by requesting it from customers directly, a practice which CRA claims is a customary in the
insurance trade. Church Mutual alleges that when Smith arrived at CRA, he did so not only with
customer names but with contact information, policy expiration dates, and pricing information
for Church Mutual policies. Because of this dispute of material fact, the Court declines to grant
summary judgment on Count III.
Tortious Interference with a Contractual Relationship (Count IV)
A claim for tortious interference with a contract must assert six elements: (1) the
existence of a contract; (2) defendant’s knowledge of the contract; (3) defendant’s intent to cause
a breach of that contract; (4) that defendant’s action in fact caused a breach of the contract; (5)
that plaintiff suffered damages as a result of the breach; and (6) that defendant enjoyed no
privilege or justification for its conduct.” Seegers Enterprises, Inc. v. Town & Country Bank &
Trust Co., 518 S.W.3d 791, 795 (Ky. Ct. App. 2017); Ventas, Inc. v. Health Care Prop.
Investors, Inc., 635 F. Supp. 2d 612, 618−19 (W.D. Ky. 2009). Additionally, in order to prevail,
a plaintiff must generally show some malice or significant wrongful conduct. Seegers, 518
S.W.3d at 795. CRA claims it is entitled to summary judgment because Church Mutual does not
offer evidence of the fourth element – that its actions caused Smith to breach the contract.
Instead, CRA contends that Smith arrived at CRA without any instructions to target his former
Church Mutual clients and that his decision to do so was made independently of CRA. Further,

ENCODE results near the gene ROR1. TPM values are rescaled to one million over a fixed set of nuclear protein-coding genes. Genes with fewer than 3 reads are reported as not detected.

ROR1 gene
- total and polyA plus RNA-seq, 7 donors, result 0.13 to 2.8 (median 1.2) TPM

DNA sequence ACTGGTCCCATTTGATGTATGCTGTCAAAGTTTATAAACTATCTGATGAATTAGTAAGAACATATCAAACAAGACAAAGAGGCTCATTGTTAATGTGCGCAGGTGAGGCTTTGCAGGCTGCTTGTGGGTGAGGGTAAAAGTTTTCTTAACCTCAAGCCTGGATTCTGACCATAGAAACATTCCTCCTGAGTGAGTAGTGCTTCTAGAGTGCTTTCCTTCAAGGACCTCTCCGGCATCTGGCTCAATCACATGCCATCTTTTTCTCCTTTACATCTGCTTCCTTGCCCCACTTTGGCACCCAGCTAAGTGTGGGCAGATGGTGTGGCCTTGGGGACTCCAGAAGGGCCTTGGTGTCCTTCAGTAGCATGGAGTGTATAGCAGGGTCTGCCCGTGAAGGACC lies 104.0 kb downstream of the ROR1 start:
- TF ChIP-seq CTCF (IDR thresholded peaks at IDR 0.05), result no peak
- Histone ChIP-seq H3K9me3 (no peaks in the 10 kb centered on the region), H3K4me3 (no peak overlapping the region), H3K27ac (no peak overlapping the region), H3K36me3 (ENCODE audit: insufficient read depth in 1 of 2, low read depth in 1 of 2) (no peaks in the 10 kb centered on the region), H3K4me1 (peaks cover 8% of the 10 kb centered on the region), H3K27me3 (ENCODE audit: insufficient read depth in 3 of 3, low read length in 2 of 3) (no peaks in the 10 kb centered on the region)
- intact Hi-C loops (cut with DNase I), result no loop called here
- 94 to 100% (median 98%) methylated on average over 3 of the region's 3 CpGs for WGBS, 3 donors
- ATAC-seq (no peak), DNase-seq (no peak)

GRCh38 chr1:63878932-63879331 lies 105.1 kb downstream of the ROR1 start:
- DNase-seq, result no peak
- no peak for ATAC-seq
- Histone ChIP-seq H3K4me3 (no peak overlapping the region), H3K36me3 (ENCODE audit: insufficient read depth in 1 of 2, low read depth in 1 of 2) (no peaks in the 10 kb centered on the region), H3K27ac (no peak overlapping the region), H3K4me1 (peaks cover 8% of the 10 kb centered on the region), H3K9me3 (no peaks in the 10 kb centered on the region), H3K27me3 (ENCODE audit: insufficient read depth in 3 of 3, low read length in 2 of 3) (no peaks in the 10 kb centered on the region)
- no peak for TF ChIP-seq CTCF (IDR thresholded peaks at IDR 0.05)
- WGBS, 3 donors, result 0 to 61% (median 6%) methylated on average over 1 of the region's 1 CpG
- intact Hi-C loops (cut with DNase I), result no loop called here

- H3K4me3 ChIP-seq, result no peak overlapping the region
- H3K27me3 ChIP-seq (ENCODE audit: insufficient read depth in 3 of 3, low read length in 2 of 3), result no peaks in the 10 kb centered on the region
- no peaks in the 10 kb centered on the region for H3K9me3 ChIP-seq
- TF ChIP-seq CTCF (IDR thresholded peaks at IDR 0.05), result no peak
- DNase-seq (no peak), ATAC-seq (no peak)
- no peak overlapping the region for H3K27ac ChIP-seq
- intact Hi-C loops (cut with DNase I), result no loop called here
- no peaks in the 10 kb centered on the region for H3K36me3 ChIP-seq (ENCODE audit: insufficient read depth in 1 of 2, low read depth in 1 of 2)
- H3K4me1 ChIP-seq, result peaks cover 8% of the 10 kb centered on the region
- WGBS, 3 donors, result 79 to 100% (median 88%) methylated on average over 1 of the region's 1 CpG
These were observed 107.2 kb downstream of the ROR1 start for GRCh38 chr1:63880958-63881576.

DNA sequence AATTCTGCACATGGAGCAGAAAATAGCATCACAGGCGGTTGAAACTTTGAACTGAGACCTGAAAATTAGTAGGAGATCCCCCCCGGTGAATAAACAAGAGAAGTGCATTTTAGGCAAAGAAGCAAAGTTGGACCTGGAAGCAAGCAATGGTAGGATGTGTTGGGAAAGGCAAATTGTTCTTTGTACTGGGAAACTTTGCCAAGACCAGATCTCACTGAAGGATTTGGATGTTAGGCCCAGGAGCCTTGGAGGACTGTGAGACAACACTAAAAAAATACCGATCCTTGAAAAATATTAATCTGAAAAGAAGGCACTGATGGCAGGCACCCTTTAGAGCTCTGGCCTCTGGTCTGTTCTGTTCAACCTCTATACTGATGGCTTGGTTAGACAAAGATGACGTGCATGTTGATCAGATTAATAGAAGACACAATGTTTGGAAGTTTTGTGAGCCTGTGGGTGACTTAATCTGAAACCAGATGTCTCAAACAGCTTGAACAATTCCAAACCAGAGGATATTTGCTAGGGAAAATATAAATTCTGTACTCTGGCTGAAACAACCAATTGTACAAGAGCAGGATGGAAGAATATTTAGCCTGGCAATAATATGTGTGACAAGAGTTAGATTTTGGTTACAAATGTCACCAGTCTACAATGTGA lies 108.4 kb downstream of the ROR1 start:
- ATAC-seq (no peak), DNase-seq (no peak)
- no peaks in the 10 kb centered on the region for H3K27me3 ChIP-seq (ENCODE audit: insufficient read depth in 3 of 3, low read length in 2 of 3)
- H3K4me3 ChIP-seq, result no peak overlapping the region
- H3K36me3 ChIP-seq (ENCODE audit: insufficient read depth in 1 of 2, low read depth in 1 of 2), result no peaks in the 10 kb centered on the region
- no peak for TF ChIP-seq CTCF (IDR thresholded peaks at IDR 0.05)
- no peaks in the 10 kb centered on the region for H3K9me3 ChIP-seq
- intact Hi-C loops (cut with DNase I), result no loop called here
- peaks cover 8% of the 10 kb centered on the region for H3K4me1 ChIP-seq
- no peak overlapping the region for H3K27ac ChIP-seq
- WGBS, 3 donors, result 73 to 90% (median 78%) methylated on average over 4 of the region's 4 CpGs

CRA claims that there is no evidence of malice or improper interference and therefore this claim
cannot move forward.
Church Mutual argues that because causation is a question of fact, this issue should go to
a jury to resolve. According to Church Mutual, the facts demonstrate that CRA caused Smith to
breach his contract when it continued to employ him and allow him to sell to Church Mutual
former clients even after CRA was made aware of Smith’s noncompetition agreement. Church
Mutual argues, and the Court agrees, that these facts preclude judgment as a matter of law in
favor of CRA. Instead, a jury must decide whether these facts lead to the reasonable conclusion
that CRA acted maliciously in causing Smith to breach his contract with Church Mutual.
Summary judgment is denied on Count IV.
Tortious Interference with Business Expectancy (Count VI)
To prevail on a claim of tortious interference with business expectancy, a plaintiff must
show that: (1) the existence of a valid business relationship or its expectancy; (2) the defendant’s
knowledge thereof; (3) the defendant’s intentional act of interference; (4) the defendant’s
improper motive; (5) causation; and (6) special damages. Ventas, Inc., 635 F. Supp. 2d at 621.
“Showing malice or some significantly wrongful conduct is evidence of improper conduct.” Id.
at 622. In seeking to dismiss this cause of action, CRA claims that Church Mutual cannot prove
CRA’s improper motive. The question of whether motivation was improper is one for jury